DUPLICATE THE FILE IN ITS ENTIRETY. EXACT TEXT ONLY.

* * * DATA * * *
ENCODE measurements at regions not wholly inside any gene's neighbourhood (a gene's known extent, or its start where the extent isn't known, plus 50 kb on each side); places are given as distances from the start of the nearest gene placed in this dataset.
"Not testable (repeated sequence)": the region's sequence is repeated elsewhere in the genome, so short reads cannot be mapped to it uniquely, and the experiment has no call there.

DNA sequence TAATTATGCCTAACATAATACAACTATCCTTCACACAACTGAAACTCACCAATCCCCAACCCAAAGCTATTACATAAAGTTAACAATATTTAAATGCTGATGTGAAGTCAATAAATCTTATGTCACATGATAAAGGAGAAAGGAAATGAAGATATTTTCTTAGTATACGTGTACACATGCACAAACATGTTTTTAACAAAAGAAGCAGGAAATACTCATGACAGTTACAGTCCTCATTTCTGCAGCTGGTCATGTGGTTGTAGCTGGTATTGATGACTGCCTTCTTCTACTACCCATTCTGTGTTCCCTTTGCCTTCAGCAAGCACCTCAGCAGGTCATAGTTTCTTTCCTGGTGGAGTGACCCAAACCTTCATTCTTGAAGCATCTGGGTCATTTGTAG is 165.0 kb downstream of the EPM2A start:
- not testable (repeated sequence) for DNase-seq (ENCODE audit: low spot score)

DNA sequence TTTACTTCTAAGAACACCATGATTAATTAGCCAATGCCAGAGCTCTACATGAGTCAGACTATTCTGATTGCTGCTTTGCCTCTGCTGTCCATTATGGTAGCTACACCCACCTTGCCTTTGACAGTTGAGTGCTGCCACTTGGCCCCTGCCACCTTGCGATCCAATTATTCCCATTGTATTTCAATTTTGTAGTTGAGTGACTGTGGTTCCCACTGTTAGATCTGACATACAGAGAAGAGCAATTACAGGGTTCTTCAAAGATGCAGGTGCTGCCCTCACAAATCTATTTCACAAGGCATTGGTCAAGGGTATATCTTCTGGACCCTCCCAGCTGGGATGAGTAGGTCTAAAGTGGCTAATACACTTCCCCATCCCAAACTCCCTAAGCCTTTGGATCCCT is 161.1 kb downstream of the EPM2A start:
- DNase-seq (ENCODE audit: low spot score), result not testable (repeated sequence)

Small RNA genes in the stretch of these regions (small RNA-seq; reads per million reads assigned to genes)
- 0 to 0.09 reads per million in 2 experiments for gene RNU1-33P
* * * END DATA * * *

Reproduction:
ENCODE measurements at regions not wholly inside any gene's neighbourhood (a gene's known extent, or its start where the extent isn't known, plus 50 kb on each side); places are given as distances from the start of the nearest gene placed in this dataset.
"Not testable (repeated sequence)": the region's sequence is repeated elsewhere in the genome, so short reads cannot be mapped to it uniquely, and the experiment has no call there.

DNA sequence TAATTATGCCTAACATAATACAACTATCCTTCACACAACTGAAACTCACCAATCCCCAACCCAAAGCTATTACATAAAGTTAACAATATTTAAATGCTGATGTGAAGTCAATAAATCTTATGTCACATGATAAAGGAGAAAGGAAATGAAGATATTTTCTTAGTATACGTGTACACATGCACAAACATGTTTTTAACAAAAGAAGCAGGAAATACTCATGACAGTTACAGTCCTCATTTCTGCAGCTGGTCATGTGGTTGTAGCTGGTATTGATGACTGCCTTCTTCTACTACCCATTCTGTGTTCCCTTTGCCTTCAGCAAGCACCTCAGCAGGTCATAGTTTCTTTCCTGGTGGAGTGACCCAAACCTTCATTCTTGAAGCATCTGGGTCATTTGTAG is 165.0 kb downstream of the EPM2A start:
- not testable (repeated sequence) for DNase-seq (ENCODE audit: low spot score)

DNA sequence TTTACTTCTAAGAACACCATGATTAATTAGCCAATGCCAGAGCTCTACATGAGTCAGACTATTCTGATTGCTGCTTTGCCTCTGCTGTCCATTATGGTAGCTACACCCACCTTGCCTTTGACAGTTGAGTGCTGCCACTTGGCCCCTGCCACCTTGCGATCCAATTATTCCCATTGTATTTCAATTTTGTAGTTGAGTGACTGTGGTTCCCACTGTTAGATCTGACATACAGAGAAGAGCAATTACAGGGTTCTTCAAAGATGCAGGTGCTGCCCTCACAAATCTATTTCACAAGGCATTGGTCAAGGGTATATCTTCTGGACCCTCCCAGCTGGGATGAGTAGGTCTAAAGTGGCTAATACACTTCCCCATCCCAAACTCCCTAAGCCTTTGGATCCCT is 161.1 kb downstream of the EPM2A start:
- DNase-seq (ENCODE audit: low spot score), result not testable (repeated sequence)

Small RNA genes in the stretch of these regions (small RNA-seq; reads per million reads assigned to genes)
- 0 to 0.09 reads per million in 2 experiments for gene RNU1-33P